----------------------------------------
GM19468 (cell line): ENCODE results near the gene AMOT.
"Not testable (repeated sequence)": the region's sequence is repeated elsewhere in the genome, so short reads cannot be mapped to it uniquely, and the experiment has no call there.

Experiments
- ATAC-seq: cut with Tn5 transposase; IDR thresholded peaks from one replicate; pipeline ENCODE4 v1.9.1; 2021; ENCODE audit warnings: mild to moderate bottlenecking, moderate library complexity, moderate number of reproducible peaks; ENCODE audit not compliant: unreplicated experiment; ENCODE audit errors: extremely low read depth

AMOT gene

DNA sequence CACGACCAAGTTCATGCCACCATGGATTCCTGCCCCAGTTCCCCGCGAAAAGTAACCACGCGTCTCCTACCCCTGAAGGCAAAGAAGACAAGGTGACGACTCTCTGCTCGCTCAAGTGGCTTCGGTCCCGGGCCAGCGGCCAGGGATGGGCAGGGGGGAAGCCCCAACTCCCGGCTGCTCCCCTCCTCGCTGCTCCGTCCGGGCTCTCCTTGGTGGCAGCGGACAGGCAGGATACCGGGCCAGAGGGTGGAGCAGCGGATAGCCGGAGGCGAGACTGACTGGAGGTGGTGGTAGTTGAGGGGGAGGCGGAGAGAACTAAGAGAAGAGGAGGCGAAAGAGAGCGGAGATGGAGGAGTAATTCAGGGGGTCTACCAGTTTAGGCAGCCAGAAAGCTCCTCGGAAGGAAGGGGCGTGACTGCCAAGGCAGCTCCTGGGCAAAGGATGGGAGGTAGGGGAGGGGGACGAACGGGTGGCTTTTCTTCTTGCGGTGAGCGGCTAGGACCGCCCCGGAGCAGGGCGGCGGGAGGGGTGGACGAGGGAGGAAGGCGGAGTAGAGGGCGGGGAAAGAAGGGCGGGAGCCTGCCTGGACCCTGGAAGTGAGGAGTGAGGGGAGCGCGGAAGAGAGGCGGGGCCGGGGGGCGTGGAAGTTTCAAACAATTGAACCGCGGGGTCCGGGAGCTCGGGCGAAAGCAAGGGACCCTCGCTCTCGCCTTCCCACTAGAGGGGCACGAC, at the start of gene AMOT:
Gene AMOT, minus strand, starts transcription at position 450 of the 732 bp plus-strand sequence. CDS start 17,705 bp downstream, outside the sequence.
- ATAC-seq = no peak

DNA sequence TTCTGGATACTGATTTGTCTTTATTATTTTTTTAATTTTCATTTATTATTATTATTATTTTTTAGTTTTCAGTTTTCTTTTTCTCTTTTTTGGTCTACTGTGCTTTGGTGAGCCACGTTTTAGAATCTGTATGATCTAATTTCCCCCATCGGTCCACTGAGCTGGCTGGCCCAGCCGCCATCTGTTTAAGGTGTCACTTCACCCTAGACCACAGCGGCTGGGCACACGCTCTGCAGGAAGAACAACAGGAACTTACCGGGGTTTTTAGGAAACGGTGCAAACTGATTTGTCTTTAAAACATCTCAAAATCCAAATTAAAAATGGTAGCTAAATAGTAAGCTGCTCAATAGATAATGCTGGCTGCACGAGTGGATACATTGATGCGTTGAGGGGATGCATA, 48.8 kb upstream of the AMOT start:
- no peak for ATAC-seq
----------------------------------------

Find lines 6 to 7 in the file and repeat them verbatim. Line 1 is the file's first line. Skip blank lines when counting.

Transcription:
DNA sequence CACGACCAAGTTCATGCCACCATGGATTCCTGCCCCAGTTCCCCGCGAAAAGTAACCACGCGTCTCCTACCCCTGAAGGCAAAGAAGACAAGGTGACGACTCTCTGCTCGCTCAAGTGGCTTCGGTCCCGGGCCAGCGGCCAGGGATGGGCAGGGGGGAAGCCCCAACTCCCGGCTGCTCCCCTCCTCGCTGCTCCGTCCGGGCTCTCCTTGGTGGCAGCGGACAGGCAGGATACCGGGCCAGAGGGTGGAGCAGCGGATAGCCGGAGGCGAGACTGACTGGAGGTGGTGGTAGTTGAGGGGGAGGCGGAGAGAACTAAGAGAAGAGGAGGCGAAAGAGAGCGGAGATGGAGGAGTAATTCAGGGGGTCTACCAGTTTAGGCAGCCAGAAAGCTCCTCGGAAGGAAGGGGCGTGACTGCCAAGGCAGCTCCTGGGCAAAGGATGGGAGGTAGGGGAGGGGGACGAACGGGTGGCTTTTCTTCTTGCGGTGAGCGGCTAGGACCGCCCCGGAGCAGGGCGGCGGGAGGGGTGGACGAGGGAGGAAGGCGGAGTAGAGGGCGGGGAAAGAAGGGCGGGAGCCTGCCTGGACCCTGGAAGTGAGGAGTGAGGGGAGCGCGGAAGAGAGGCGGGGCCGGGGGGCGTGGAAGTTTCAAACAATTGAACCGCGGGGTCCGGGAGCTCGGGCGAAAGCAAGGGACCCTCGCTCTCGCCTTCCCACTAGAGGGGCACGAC, at the start of gene AMOT:
Gene AMOT, minus strand, starts transcription at position 450 of the 732 bp plus-strand sequence. CDS start 17,705 bp downstream, outside the sequence.